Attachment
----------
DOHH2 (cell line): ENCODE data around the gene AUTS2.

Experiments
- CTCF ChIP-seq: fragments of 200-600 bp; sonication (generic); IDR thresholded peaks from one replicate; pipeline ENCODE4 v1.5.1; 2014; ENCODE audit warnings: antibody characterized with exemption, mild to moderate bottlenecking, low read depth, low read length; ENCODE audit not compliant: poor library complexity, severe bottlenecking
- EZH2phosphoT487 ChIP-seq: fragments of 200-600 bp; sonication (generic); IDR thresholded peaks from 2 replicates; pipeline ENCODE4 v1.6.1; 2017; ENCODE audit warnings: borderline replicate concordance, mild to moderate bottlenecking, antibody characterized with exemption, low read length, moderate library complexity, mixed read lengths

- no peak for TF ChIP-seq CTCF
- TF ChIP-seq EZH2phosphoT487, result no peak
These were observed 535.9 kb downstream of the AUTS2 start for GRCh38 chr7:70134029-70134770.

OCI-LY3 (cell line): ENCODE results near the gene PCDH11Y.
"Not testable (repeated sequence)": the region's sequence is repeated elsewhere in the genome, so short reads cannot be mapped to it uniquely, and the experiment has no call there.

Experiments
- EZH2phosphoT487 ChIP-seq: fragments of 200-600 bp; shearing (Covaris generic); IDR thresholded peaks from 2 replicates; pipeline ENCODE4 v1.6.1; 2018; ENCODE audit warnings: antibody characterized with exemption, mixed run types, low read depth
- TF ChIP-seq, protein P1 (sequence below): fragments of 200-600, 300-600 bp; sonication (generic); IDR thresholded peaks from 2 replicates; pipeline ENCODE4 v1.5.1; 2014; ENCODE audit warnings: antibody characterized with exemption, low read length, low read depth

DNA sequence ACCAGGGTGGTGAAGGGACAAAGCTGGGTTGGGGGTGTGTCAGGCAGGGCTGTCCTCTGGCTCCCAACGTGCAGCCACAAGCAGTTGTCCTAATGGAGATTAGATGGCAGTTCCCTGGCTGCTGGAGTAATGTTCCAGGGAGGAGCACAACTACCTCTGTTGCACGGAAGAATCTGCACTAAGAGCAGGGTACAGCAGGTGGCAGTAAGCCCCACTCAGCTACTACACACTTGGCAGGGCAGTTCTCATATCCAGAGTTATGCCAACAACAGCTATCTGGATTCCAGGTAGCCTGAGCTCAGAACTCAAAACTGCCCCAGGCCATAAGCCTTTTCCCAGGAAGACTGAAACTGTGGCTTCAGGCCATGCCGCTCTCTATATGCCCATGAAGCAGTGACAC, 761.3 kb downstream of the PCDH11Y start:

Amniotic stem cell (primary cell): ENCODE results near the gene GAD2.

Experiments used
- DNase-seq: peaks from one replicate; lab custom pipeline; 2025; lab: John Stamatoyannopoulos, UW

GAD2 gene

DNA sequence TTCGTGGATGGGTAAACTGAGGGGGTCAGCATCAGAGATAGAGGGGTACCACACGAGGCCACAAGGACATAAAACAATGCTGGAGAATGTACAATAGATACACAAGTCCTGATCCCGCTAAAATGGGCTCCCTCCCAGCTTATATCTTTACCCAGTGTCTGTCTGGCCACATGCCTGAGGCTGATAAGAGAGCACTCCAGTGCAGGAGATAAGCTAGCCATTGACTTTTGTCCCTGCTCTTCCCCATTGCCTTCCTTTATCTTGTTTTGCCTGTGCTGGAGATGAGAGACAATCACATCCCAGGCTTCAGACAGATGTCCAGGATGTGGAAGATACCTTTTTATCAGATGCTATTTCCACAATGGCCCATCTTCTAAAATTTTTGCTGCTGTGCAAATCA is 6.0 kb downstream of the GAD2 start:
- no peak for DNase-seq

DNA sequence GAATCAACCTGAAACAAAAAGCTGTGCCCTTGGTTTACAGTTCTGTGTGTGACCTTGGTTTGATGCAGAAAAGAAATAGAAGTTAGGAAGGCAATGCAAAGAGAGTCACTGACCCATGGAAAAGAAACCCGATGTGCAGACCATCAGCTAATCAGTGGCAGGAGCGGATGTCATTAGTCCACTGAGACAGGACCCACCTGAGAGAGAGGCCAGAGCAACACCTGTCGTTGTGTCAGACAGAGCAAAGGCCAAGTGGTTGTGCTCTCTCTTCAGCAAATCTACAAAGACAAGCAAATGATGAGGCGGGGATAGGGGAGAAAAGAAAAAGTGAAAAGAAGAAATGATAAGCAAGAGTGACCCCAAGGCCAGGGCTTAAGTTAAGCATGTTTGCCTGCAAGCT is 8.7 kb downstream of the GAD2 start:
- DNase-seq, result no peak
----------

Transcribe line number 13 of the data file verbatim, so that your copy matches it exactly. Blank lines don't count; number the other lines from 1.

DNA sequence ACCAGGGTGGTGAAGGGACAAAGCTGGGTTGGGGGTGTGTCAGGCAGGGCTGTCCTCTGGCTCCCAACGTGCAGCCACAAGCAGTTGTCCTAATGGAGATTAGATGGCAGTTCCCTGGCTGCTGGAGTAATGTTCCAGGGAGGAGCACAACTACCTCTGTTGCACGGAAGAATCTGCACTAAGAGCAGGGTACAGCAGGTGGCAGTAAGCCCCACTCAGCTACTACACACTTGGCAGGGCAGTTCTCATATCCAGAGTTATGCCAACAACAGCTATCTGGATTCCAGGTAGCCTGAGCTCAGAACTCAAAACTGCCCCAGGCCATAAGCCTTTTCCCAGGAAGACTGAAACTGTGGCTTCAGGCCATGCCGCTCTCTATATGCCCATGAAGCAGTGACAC, 761.3 kb downstream of the PCDH11Y start: